Tester Secures $3,573,360 in Department of Justice Funding to Support Tribal Law Enforcement

Grant funding to support victims, prevent crime in Indian Country

As a part of his continued work with Tribes in Montana to improve public safety, U.S. Senator Jon Tester secured $3,573,360 in Department of Justice funding to support Tribal law enforcement and keep communities safe.

“Keeping Montanans and our communities safe remain my top priority,” said Tester. “I’m proud to have worked with Tribal leadership and my colleagues across the aisle to secure this funding so that Tribes in Montana will have the necessary tools to hold criminals accountable and help victims recover.”

Funding secured by Tester for Tribes comes from four different Department of Justice Programs: The Crime Victim Fund (CVF) Tribal Set-Aside Program, the Community Oriented Policing (COPS) Program, Fiscal Year 2022 (FY22) Coordinate Grant Program, and the FY22 Tribal Assistance Solicitation Competitive Grant Program.

CVF Tribal Set-Aside Grants can be used for any purpose directly related to serving victims of crime, and the Office for Victims of Crime encourages its Tribal partners to be creative and innovative in using the funds to provide culturally-relevant, linguistically-appropriate, victim-centered services. Recipients will use resources to implement services for victims of crime that meet needs identified by the community and reflect Tribal community values and traditions.

CVF Tribal Set-Aside recipients include:

  • $609,751 for the Crow Tribe
  • $719,669 for the Blackfeet Tribe
  • $504,456 for the Fort Peck Assiniboine & Sioux Tribes
  • $410,245 for the Chippewa Cree Tribe

Recipients of other grants include:

  • The Fort Belknap Indian Community will receive a $739,501 FY22 Coordinate Grant, which will be used to improve victim services, and to help prevent Murdered and Missing Indigenous Persons (MMIP) related incidents, and human trafficking instances. This will be accomplished by hiring two Victim/Witness Specialists (VWS) to help improve victim advocacy, connections to culture-based intervention services, and other local resources. The VWS will collaborate with other agencies such as the chief Tribal Prosecutor, Law Enforcement, the Criminal Investigator, and the Federal Bureau of Investigation to improve local laws, policies, and protocols for victims of crime.
  • The Chippewa Cree Tribe will receive a $450,000 Tribal Assistance Solicitation Fiscal year 2022 Competitive Grant, which will enhance their current efforts to improve the investigation, prosecution, and handling of cases of criminal child abuse and neglect on the Rocky Boy’s Indian Reservation. Funds will be used to hire 1 Full Time Equivalent Child Advocate who will work exclusively with child victims of child abuse, neglect, and child sexual abuse and their non-offending family members; travel to OVC-required training; purchase a data management system; train personnel; and provide services to at least 180 victims of child abuse and neglect, or approximately five children per month.
  • The Crow Tribe will receive a $129,552 COPS Grant which will be used to develop a comprehensive Tribal justice system-wide strategic plan to build internal capacity and capability for an effective and sustainable community-driven public safety program.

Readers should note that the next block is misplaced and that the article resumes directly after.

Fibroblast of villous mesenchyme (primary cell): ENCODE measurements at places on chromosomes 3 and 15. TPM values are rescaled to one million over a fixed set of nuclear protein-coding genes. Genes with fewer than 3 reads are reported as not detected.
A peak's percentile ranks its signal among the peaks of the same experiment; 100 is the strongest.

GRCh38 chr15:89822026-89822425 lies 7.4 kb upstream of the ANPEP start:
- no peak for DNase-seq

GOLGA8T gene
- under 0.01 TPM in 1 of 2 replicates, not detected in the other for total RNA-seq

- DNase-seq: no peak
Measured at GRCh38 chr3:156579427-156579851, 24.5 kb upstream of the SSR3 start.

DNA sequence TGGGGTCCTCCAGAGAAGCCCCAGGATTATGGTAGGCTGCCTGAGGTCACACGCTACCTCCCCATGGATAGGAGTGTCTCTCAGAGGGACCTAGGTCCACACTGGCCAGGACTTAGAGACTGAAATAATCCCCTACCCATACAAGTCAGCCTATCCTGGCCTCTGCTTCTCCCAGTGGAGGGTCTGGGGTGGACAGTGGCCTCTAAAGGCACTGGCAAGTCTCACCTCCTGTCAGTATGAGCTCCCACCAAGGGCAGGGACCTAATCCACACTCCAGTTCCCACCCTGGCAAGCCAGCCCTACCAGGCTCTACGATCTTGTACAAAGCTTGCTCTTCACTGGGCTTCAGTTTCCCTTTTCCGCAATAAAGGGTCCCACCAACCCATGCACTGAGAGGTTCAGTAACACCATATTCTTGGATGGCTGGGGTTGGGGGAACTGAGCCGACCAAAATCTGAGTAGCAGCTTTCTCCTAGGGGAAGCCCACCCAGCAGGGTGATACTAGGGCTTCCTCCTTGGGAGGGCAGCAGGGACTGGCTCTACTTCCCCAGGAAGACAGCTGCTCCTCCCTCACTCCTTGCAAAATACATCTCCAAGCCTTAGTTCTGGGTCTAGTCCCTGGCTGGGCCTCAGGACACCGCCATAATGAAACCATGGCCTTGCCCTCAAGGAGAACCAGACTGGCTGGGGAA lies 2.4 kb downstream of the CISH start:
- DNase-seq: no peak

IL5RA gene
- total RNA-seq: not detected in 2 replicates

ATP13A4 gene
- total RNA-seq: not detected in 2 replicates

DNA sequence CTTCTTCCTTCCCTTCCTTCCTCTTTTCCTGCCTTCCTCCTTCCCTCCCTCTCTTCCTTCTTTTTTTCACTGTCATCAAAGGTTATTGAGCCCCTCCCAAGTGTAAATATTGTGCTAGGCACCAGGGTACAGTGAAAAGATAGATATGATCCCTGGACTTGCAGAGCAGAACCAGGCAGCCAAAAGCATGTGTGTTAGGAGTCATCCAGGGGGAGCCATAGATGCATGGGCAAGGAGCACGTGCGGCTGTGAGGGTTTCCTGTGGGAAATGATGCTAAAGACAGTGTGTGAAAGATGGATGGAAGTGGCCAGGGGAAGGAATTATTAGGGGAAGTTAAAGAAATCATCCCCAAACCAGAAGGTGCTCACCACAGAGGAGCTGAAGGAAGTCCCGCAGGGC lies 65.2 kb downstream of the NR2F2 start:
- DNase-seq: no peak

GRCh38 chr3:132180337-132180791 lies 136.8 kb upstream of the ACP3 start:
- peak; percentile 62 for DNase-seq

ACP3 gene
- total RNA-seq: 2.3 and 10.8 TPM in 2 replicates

• The Fort Peck Assiniboine & Sioux Tribes will receive a $10,186 Byrne Memorial Justice Assistance Grant (JAG) Program Grant, which will support a broad range of activities to prevent and control crime based on their own state and local needs and conditions. Grant funds can be used for state and local initiatives, technical assistance, training, personnel, equipment, supplies, contractual support, and information systems for criminal justice or civil proceedings.

As the former Chairman of the Senate Committee on Indian Affairs, Tester has consistently fought to provide Tribal governments and organizations with the resources they need to reduce crime and tackle the MMIP epidemic. He led the Senate passage of Savanna’s Act and the Not Invisible Act, both of which were signed into law in October of 2020, improving information sharing and collaboration between Tribal and federal law enforcement agencies, and he has secured millions to enhance law enforcement, improve public safety, and support victims in Indian Country.

As a member of the Senate Appropriations Committee, Tester is a tireless advocate for increasing funding for police and making sure Tribal law enforcement officers have the resources they need to keep communities safe. He recently secured more than $1 billion in critical funding for local, state, and federal law enforcement and public safety programs in the 2022 bipartisan “omnibus” funding package. Tester was the only member of the Montana delegation to support the bill, which included $647.7 million for Byrne JAG Funding a $190 million increase – in the Fiscal Year 2022 (FY22) omnibus appropriations package. This included $382 million, a 6 percent increase, to support state, local, and Tribal, criminal justice systems.

Additionally, Tester is pushing for increased funding for Montana law enforcement in his bipartisan Assisting Narcotics and Trafficking Officers in Interdicting (ANTI) Drugs Act to combat drug trafficking.